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    ABSTRACT: Malignant mesothelioma (MM) is an aggressive tumor arising primarily from the pleural or peritoneal cavities. It develops by asbestos exposure after a long latency, which is characterized by insidious growth and clinical presentation at an advanced stage of disease. MM is highly refractory to conventional therapies even with a combination of aggressive surgical intervention and multimodality strategies, with cure remaining elusive. Molecular genetic analysis has revealed several key genetic alterations which are responsible for the development and progression of MM. The CDKN2A/ ARF, NF2, and BAP1 genes are the most frequently mutated tumor suppressor genes detected in MM cells; the alterations of the latter two are relatively characteristic of MM. Merlin, which is encoded by NF2, regulates multiple cell signaling cascades including the Hippo and mTOR pathways which regulate cell proliferation and growth. BAP1 is involved in histone modification and its inactivation induces the disturbance of global gene expression profiling. The discovery of a new familial cancer syndrome with germline mutation of BAP1 also indicates the importance of genetic factors in MM susceptibility. Meanwhile, although frequent expression and functional activations of oncogene products such as receptor tyrosine kinases are observed in MM cells, activating mutations of these genes are rare. With further comprehensive genome analyses, new genetic and epigenetic alterations in MM cells are expected to be revealed more precisely, and the new knowledge based on them will be applied for developing new diagnostic tools and new target therapies against MMs.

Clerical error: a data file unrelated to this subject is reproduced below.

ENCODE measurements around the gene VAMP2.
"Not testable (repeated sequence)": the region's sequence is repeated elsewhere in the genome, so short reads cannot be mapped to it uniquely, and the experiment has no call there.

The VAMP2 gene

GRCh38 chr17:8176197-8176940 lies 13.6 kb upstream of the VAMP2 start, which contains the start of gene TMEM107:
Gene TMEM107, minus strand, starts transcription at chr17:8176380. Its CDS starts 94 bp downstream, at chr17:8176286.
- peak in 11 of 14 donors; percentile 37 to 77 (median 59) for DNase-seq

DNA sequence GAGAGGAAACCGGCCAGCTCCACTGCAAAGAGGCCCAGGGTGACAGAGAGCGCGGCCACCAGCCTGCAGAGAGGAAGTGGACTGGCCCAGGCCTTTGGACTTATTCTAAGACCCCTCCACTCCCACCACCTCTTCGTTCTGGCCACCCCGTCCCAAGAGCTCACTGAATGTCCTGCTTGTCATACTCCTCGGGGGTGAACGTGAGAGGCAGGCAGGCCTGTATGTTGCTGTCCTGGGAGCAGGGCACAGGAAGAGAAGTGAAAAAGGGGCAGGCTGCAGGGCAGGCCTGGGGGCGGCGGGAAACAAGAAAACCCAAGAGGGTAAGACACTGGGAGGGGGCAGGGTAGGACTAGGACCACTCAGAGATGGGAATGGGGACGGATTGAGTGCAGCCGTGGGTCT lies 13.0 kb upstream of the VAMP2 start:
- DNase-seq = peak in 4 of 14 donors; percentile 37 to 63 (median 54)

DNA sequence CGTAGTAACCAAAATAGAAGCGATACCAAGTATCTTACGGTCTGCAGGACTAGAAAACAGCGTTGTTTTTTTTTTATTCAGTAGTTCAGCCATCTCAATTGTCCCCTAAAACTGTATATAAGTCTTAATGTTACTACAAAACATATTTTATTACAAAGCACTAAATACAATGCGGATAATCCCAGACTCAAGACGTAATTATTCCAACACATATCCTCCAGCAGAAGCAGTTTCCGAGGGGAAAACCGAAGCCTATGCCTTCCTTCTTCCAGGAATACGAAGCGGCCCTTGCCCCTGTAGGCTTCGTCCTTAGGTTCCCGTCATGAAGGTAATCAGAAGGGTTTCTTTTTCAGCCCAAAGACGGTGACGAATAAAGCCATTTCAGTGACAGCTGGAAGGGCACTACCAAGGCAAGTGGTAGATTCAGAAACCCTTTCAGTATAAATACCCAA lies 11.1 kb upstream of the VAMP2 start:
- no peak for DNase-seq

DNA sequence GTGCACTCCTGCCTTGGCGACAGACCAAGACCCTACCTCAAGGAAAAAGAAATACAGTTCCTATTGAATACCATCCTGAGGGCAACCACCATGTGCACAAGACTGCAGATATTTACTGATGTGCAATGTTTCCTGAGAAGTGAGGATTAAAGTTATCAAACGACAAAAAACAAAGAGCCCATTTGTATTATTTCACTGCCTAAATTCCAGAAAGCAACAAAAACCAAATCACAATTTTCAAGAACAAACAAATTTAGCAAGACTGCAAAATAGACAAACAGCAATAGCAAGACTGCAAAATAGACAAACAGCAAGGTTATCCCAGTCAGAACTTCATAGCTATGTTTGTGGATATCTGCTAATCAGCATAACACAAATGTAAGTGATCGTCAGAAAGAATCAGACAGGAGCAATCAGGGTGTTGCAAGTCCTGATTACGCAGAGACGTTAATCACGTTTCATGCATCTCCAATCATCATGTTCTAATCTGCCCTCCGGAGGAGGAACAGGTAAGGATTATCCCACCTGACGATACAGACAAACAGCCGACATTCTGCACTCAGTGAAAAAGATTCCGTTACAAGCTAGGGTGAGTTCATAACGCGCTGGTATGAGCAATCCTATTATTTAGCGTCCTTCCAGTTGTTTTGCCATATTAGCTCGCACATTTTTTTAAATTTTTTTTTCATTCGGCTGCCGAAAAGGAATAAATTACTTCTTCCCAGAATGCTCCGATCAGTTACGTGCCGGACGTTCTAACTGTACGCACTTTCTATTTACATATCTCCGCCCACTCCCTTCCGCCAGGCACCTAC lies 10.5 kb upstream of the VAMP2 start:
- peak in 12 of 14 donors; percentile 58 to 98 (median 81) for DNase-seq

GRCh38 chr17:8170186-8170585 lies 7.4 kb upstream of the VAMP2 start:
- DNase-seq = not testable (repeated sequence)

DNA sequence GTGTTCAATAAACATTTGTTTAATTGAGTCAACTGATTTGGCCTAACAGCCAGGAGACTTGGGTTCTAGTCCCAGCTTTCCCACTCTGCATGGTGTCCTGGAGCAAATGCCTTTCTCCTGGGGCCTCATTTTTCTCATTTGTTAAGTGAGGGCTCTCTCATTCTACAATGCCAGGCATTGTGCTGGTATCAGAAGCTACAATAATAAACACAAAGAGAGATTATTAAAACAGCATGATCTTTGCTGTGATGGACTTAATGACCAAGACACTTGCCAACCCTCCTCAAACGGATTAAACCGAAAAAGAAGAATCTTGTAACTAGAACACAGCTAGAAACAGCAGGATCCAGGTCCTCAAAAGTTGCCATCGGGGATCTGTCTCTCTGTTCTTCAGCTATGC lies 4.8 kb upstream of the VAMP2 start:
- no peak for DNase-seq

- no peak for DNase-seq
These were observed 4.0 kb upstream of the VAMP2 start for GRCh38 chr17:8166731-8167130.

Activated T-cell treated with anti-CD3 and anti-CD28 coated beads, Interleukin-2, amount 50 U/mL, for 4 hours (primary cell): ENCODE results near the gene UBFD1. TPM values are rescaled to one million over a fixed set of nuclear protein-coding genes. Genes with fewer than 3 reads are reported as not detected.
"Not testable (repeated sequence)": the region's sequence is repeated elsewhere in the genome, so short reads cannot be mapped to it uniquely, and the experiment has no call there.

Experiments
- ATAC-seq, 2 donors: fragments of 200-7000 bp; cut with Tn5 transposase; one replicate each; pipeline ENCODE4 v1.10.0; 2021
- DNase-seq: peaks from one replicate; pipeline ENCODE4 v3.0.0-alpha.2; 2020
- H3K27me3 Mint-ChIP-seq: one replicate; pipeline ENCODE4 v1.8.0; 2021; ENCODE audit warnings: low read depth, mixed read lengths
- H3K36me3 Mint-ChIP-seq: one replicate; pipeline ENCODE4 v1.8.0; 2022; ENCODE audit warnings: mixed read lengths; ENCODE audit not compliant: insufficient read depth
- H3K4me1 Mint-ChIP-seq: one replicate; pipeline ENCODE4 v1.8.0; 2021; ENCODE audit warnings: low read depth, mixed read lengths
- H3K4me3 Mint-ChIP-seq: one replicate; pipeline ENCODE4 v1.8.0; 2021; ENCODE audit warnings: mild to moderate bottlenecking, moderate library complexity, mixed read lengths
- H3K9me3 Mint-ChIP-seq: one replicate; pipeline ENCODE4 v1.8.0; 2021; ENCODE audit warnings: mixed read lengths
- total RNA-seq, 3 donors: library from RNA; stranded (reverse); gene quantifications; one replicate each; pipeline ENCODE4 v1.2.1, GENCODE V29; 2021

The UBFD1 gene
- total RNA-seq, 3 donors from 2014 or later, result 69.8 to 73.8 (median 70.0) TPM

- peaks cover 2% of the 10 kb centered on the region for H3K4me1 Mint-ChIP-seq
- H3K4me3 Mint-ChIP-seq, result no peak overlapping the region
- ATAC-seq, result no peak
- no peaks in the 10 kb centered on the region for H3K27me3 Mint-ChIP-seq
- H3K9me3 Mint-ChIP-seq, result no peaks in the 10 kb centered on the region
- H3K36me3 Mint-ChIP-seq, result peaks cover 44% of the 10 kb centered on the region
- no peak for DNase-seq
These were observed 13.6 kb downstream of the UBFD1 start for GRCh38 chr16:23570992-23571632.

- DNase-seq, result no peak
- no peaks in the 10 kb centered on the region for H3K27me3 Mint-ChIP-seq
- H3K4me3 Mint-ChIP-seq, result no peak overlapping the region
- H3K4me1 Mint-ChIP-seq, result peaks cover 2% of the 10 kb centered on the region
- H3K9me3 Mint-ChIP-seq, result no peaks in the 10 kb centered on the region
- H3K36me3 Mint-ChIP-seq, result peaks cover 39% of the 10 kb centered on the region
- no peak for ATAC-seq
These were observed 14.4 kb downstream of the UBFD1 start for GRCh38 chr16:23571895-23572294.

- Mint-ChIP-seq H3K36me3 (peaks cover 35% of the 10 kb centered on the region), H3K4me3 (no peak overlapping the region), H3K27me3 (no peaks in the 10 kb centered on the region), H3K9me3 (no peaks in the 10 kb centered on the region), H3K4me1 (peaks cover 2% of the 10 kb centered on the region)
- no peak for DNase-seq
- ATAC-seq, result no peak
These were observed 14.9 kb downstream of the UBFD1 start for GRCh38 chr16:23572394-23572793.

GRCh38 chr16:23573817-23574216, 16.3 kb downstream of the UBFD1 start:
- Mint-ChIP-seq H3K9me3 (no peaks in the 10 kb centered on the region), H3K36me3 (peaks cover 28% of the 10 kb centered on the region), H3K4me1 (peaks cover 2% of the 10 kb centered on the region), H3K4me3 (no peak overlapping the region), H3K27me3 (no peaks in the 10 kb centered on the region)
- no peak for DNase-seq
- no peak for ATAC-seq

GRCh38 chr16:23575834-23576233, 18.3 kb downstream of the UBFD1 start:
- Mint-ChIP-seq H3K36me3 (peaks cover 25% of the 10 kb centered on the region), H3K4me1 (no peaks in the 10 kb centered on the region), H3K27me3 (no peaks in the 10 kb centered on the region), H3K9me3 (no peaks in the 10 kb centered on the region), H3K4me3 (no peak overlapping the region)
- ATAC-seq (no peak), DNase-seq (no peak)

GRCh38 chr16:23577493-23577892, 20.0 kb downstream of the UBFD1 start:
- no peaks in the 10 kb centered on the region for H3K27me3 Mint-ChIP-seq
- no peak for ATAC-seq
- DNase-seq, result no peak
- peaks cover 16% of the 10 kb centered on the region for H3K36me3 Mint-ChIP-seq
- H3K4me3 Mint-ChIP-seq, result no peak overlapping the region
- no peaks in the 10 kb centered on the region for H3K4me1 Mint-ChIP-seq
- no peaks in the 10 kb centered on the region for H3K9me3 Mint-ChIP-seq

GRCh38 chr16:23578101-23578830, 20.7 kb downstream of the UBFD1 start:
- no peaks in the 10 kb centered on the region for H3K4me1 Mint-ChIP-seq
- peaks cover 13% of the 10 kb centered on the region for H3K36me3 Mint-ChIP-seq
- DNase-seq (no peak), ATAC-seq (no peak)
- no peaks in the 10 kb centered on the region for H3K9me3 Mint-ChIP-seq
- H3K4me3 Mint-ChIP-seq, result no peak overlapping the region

Carcinogenesis 05/2013; · 5.64 Impact Factor